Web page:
This is a beautiful yamadori Chinese Juniper from Japan that I acquired for my personnel collection. In this photograph you can see that the tree is really healthy and growing very strong. However it was not perfect, but despite the wires cutting in and the tree being very out of shape and overgrown, I could not resist this tree. It had great potential.
The dead wood is superb as you would expect with a collected tree. The trunk has nice movement, good taper, and power in a compact frame. To find trees which have thick powerful trunks with movement and which are also compact is not so easy. Usually trees which have good movement are linear. There was plenty of foliage to work with. In fact so much so, that the tree was top heavy.
My work on the tree would be, to clean up the deadwood areas, remove some areas of car body filler and expose the ‘real’ deadwood beneath. Do some fine carving work on those areas which did not have as much detail or interest as some other areas. Thin out the foliage and remove any branches deemed unnecessary to the design. But the important part would be to arrange the foliage in such a way as to balance the whole design. I have to show off the trees features without hiding them and without creating something that would detract from or hide these areas.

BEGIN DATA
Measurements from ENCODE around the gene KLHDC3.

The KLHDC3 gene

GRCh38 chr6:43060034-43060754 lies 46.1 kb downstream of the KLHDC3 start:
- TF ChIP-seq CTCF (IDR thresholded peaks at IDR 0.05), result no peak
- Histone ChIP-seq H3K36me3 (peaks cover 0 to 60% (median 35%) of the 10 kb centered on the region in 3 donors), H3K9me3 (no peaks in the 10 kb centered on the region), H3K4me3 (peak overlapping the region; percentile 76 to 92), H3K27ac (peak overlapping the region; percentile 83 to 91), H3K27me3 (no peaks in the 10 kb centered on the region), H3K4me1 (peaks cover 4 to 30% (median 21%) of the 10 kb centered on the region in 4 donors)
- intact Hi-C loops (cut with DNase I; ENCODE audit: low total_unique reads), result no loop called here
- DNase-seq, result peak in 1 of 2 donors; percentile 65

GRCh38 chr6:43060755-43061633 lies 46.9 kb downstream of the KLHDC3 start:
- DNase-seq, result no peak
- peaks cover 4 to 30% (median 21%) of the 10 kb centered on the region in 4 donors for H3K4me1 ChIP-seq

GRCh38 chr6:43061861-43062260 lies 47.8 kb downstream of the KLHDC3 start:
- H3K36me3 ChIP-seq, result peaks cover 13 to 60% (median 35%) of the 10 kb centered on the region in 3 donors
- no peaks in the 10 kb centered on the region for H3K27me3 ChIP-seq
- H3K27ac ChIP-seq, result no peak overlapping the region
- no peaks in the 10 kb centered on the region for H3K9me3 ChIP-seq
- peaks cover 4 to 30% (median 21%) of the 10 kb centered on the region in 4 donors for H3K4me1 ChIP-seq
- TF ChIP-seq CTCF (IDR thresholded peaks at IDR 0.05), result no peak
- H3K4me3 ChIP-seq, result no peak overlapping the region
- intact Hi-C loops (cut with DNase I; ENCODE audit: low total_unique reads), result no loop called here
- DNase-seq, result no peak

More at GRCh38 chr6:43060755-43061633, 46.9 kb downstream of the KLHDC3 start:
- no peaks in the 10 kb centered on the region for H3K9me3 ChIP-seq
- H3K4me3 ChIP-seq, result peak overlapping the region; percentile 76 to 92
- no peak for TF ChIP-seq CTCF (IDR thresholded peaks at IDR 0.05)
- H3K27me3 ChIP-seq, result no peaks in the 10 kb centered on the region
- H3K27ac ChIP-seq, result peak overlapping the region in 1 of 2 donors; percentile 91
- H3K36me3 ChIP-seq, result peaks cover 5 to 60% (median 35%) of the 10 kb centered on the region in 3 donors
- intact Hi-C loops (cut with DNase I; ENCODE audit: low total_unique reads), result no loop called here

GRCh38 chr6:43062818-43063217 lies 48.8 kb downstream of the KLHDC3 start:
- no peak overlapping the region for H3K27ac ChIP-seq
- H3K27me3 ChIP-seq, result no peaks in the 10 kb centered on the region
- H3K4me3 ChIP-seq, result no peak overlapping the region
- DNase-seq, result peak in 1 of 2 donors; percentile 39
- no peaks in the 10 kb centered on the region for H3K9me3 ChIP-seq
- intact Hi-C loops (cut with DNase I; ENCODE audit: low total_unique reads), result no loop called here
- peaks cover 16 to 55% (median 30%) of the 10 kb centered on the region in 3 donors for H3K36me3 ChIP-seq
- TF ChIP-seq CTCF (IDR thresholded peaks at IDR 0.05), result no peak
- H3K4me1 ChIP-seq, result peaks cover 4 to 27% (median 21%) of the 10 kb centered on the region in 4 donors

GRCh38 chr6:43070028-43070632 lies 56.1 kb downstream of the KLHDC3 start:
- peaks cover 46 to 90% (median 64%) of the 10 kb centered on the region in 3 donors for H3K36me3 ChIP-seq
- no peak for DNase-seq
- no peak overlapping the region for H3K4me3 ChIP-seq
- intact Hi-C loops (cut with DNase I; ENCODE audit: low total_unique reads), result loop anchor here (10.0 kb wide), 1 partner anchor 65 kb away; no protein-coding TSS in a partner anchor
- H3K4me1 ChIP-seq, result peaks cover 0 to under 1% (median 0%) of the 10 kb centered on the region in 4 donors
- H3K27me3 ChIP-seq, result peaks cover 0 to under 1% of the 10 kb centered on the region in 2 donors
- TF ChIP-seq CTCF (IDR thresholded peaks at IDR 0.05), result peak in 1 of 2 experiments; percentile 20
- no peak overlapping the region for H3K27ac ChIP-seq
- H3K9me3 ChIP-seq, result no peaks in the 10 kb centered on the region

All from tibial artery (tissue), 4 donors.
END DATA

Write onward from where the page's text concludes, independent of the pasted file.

This is how the Shimpaku looks after the first styling. Not a really good photo. But you can see that all the key elements or features of the tree can be seen in the design. The natural deadwood and hollow trunk. The movement in the trunk and the jin, which I have framed with the foliage. And of course the foliage itself, which sits comfortably around the core of the tree and holds everything together visually.
For me, this is a satisfying result for the first styling. The proportions of the different elements are good, including the pot. The movement and direction of the tree, the wonderful deadwood, the foliage placement and the proportions of the tree give a balance to the composition.
This tree has a great future and I will enjoy every minute of watching it grow.
“Sogno” Yamadori Shimpaku.
Noelanders Trophy VIII Winner 2007.
Photo Willy Evenepoel.